Yuri Slezkine opens his book, The Jewish Century (11-12), with the arresting claim that “The Modern Age is the Jewish Age, and the twentieth century, in particular, is the Jewish Century. ” He makes good on the claim with brief glimpses of what makes modernity modern.
Modernization is itself “about everyone becoming urban, mobile, literate, articulate, intellectually intricate, physically fastidious, and occupationally flexible. It is about learning how to cultivate people and symbols, not fields or herds. It is about pursuing wealth for the sake of learning, learning for the sake of wealth, and both wealth and learning for their own sake. It is about transforming peasants and princes into merchants and priests, replacing inherited privilege with acquired prestige, and dismantling social estates for the benefit of individuals, nuclear families, and book-reading tribes (nations).”
That is, “Modernization . . . is about everyone becoming Jewish.”
Actual Jews have prospered: “In the age of capital, they are the most creative entrepreneurs; in the age of alienation, they are the most experienced exiles; and in the age of expertise, they are the most proficient professionals.”
Yet other have taken up traditionally Jewish tasks: “Some of the oldest Jewish specialties— commerce, law, medicine, textual interpretation, and cultural mediation— have become the most fundamental (and the most Jewish) of all modern pursuits. It is by being exemplary ancients that the Jews have become model moderns.”
Nationalism is “the principal religion of the Modern Age,” since it “represents the new society as the old community and allows newly urbanized princes and peasants to feel at home abroad.” Many nationalisms are directly and explicitly inspired by the nation of Israel, especially biblical Israel: “Every state must be a tribe; every tribe must have a state. Every land is promised, every language Adamic, every capital Jerusalem, and every people chosen (and ancient). The Age of Nationalism, in other words, is about every nation becoming Jewish.”
Modern “prophecy” is Jewish in inspiration, as are anti-modern prophetic traditions: “Freudianism, which was predominantly Jewish, proclaimed the beleaguered loneliness of the newly ’emancipated’ to be a universal human condition and proposed a course of treatment that applied liberal checks and balances (managed imperfection) to the individual human soul. Zionism, the most eccentric of all nationalisms, argued that the proper way to overcome Jewish vulnerability was not for everyone else to become like the Jews but for the Jews to become like everyone else. Marx’s own Marxism began with the proposition that the world’s final emancipation from Jewishness was possible only through a complete destruction of capitalism (because capitalism was naked Jewishness). And of course Nazism, the most brutally consistent of all nationalisms, believed that the creation of a seamless national community was possible only through a complete destruction of the Jews (because Jewishness was naked cosmopolitanism).”
Slezkine categorizes Jews as a paradigmatic “mercurial” people, wanders, merchants and travelers who in contrast to the settled devotees of Apollo: “Hermes’ protégés communicated with spirits and strangers as magicians, morticians, merchants, messengers, sacrificers, healers, seers, minstrels, craftsmen, interpreters, and guides— all closely related activities, as sorcerers were heralds, heralds were sorcerers, and artisans were artful artificers, as were traders, who were also sorcerers and heralds” (18).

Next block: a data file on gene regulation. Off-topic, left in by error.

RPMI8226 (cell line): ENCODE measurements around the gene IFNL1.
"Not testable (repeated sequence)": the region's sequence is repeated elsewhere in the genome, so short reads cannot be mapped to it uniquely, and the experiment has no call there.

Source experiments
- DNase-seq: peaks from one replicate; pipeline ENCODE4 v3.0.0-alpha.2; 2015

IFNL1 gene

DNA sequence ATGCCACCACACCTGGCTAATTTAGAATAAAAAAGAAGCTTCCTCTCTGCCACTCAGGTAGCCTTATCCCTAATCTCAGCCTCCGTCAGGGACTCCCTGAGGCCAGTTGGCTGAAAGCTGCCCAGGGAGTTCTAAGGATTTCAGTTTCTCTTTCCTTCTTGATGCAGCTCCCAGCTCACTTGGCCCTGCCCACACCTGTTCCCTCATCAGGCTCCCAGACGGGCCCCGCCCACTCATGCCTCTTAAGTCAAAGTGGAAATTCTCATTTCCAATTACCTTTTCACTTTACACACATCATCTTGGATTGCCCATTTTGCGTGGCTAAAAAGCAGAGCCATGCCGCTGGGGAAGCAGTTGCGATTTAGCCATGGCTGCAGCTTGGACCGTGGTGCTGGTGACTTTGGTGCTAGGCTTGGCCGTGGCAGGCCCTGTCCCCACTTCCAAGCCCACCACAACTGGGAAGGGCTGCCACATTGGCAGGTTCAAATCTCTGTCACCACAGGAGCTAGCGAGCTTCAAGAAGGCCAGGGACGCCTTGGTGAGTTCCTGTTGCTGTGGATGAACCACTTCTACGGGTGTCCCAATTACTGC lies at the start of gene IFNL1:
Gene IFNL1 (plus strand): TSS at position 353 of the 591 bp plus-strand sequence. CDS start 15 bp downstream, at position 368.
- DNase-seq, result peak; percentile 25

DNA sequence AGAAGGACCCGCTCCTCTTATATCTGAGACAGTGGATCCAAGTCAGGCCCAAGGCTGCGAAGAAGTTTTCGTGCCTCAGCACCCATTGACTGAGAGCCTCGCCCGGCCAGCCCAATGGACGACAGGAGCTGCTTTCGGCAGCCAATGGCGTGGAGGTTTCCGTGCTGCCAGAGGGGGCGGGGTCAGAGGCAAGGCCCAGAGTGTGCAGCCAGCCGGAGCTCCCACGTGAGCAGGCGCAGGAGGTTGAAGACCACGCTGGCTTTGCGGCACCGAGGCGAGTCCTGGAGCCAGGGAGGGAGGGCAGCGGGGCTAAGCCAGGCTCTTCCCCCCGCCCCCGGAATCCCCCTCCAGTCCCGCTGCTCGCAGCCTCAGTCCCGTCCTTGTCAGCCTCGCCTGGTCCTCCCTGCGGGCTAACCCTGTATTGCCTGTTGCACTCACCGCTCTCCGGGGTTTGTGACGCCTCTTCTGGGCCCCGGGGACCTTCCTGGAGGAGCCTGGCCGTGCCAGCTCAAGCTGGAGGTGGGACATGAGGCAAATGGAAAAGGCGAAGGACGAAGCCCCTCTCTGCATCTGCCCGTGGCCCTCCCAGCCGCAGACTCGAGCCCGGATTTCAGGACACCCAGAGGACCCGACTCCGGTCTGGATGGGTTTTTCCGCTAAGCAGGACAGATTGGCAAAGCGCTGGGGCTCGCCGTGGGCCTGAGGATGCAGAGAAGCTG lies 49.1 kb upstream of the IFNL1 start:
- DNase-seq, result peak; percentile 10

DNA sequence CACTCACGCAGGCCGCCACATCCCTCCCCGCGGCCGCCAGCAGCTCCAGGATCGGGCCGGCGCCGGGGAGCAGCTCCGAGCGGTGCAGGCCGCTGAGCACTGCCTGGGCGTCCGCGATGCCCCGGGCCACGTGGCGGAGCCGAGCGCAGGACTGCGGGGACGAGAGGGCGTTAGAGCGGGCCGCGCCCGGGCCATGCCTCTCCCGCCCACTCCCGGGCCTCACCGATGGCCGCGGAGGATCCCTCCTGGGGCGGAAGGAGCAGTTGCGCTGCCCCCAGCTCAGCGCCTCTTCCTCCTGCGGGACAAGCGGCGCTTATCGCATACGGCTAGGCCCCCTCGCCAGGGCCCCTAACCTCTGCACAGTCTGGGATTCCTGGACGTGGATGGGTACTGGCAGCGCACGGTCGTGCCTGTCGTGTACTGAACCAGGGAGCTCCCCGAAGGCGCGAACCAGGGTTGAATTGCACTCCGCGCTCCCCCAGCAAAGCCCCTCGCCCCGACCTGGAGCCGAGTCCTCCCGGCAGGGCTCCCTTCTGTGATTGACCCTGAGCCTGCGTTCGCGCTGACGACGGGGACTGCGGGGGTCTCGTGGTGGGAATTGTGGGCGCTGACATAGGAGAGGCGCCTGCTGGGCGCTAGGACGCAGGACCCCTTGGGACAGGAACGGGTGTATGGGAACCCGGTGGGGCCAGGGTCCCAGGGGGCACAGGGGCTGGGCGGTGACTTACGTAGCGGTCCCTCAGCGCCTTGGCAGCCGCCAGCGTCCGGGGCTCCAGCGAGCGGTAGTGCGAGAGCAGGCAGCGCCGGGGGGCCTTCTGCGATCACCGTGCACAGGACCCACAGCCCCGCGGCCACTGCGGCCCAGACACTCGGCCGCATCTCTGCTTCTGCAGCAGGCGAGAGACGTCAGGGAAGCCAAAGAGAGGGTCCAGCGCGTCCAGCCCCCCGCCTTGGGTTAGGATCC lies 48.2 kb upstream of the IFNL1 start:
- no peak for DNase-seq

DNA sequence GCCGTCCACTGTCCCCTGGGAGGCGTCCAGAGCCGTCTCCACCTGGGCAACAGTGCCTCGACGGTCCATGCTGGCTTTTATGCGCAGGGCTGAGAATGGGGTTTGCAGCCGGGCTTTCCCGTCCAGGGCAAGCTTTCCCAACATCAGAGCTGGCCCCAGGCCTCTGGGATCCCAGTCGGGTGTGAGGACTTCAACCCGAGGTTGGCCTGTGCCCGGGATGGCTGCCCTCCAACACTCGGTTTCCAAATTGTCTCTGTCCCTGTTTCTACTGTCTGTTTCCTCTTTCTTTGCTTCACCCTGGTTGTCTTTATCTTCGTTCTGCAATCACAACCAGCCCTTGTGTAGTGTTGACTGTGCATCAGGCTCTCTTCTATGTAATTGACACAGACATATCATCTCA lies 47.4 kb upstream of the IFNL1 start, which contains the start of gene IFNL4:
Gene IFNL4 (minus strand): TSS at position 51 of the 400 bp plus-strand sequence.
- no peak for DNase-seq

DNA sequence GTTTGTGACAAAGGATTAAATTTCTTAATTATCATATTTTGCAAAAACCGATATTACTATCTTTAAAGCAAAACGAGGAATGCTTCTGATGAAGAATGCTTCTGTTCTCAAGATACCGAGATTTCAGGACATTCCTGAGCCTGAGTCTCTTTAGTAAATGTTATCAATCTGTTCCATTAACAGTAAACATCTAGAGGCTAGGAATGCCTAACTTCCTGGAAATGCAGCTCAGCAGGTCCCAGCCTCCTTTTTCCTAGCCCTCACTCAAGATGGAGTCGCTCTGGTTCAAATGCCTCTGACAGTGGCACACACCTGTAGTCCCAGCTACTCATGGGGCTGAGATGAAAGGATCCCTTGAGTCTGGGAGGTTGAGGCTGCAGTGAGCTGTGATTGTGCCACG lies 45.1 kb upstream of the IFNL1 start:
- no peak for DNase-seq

They were both admired and feared by other peoples: “Whatever they brought from abroad could be marvelous, but it was always dangerous: Hermes had the monopoly on round-trips to Hades; Prometheus, another artful patron of artisans, brought the most marvelous and dangerous gift of all; Hephaestus, the divine blacksmith, created Pandora, the first woman and source of all the trouble and temptation in the world” (18).
Modern mercurial peoples “were perpetual resident aliens and vocational foreigners.” They were unsettled and their “origin myths and symbolic destinations were always different from those of their clients—and so were their dwellings, which were either mobile or temporary. A Jewish house in Ukraine did not resemble the peasant hut next door, not because it was Jewish in architecture (there was no such thing) but because it was never painted, mended, or decorated. It did not belong to the landscape; it was a dry husk that contained the real treasure—the children of Israel and their memory” (18-19).
Nomadic don’t define themselves by place by by heritage and time: “All nomads defined themselves in genealogical terms; most ‘service nomads’ persisted in doing so in the midst of dominant agrarian societies that sacralized space. They were people wedded to time, not land; people seen as both homeless and historic, rootless and ‘ancient'” (19).
The key thing was the difference itself: “Because only strangers could do certain dangerous, marvelous, and distasteful things, the survival of people specializing in such things depended on their success at being strangers.”
In our unsettled modern age, we are all “mercurial. Which is why, in Slezkine’s terms, the modern age is the Jewish age.